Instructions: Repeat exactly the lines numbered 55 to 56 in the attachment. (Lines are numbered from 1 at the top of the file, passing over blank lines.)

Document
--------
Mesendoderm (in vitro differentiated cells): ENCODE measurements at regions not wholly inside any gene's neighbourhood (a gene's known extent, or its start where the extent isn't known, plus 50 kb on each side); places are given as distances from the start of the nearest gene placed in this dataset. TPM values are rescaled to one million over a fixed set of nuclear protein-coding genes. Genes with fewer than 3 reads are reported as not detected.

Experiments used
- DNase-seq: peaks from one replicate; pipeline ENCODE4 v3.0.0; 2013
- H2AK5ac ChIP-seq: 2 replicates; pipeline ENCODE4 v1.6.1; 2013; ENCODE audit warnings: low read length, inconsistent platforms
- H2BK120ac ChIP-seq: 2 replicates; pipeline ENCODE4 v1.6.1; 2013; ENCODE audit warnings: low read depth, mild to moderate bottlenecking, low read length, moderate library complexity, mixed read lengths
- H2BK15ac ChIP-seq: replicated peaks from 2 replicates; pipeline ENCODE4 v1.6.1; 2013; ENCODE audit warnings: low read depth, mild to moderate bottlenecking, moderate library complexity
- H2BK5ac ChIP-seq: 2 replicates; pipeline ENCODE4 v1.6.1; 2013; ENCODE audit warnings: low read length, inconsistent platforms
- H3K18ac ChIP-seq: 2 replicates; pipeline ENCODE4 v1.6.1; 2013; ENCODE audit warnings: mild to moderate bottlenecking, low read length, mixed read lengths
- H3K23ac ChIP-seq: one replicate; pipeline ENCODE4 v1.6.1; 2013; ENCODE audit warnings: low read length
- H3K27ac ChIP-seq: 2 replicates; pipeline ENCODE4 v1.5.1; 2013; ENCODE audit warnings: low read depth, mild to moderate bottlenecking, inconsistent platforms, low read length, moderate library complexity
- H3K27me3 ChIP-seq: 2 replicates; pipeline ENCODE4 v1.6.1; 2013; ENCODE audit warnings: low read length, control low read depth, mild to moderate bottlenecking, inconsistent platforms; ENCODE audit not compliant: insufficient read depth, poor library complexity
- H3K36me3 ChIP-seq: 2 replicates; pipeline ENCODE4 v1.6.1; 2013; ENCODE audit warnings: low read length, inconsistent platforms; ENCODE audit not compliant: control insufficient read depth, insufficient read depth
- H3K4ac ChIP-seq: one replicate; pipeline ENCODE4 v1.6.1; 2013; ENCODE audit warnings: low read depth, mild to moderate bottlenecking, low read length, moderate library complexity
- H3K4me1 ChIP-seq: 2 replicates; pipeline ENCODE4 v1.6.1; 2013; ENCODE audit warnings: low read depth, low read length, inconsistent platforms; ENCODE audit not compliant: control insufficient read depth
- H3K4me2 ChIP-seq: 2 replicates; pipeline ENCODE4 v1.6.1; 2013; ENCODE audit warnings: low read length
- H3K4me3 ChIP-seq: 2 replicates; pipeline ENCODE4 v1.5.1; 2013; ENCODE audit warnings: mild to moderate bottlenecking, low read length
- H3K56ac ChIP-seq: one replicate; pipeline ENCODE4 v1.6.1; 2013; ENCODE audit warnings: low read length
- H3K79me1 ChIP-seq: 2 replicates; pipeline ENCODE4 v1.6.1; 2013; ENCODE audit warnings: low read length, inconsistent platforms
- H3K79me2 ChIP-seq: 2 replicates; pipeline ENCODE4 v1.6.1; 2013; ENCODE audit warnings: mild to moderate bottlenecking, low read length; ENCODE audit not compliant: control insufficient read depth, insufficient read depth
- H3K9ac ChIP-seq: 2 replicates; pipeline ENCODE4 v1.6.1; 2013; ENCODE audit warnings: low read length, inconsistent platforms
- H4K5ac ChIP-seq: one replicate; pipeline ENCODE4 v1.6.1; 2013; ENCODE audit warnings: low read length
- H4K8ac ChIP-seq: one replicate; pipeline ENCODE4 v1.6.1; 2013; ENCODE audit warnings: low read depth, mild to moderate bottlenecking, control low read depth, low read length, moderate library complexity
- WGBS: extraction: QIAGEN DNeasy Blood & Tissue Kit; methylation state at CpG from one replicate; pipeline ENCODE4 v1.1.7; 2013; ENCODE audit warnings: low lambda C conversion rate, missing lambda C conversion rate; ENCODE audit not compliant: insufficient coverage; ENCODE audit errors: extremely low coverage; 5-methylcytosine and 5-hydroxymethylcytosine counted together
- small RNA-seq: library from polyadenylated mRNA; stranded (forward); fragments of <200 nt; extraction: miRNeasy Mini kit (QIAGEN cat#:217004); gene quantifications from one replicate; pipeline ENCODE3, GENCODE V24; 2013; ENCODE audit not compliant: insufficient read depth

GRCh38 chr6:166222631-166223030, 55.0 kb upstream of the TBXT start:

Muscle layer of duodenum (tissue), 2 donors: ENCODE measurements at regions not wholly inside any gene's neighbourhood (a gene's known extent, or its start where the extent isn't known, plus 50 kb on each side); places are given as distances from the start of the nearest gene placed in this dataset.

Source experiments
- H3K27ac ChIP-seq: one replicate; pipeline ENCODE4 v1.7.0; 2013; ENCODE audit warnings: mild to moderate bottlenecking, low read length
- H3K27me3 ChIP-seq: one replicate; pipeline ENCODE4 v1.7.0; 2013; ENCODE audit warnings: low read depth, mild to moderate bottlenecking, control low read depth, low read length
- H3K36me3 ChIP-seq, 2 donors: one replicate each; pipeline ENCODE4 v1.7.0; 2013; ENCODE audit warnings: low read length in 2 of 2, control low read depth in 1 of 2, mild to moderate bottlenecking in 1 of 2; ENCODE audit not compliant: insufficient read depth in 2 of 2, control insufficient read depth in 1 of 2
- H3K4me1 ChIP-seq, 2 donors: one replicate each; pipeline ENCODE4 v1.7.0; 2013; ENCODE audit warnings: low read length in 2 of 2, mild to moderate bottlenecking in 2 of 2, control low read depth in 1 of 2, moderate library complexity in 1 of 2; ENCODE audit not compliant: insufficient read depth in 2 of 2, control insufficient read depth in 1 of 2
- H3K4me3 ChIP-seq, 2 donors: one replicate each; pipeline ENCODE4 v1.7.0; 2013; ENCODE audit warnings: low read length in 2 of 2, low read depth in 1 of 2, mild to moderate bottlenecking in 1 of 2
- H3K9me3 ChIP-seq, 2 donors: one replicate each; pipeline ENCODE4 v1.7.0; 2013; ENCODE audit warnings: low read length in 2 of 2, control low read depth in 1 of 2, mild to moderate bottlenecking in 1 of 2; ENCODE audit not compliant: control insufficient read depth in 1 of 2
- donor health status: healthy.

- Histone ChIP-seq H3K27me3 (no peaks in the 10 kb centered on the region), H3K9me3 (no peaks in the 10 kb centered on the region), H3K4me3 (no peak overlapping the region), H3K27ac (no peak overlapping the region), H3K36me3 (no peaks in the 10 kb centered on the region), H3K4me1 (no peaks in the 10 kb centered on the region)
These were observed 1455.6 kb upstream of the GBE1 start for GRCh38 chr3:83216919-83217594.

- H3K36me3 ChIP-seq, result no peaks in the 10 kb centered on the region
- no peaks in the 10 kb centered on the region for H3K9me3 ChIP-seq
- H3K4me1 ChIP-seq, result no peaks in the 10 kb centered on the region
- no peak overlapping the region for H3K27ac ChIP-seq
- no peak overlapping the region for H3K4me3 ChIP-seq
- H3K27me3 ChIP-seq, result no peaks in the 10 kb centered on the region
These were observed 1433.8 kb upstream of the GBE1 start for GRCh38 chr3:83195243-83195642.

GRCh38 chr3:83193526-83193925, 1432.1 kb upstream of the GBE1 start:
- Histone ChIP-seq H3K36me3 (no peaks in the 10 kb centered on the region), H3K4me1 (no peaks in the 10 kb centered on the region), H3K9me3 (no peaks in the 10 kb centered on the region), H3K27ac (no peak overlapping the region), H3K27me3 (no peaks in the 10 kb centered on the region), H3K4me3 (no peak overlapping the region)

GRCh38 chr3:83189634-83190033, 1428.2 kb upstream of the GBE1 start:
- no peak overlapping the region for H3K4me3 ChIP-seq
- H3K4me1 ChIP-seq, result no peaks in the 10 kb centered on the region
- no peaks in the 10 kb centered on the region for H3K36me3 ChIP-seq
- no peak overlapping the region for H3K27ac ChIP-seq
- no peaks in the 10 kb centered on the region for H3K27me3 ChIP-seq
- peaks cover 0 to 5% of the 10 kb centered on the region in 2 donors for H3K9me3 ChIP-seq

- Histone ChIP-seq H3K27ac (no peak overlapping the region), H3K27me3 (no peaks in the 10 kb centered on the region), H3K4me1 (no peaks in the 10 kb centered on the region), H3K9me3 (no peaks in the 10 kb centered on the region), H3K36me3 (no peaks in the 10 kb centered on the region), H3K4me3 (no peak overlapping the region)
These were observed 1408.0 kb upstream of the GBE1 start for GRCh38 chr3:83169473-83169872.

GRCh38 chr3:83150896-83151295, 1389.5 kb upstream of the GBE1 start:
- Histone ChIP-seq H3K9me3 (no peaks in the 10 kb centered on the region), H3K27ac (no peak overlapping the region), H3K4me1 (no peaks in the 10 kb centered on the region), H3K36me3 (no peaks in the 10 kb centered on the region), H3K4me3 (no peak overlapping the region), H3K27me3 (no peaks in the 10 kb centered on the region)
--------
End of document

GRCh38 chr3:83150896-83151295, 1389.5 kb upstream of the GBE1 start:
- Histone ChIP-seq H3K9me3 (no peaks in the 10 kb centered on the region), H3K27ac (no peak overlapping the region), H3K4me1 (no peaks in the 10 kb centered on the region), H3K36me3 (no peaks in the 10 kb centered on the region), H3K4me3 (no peak overlapping the region), H3K27me3 (no peaks in the 10 kb centered on the region)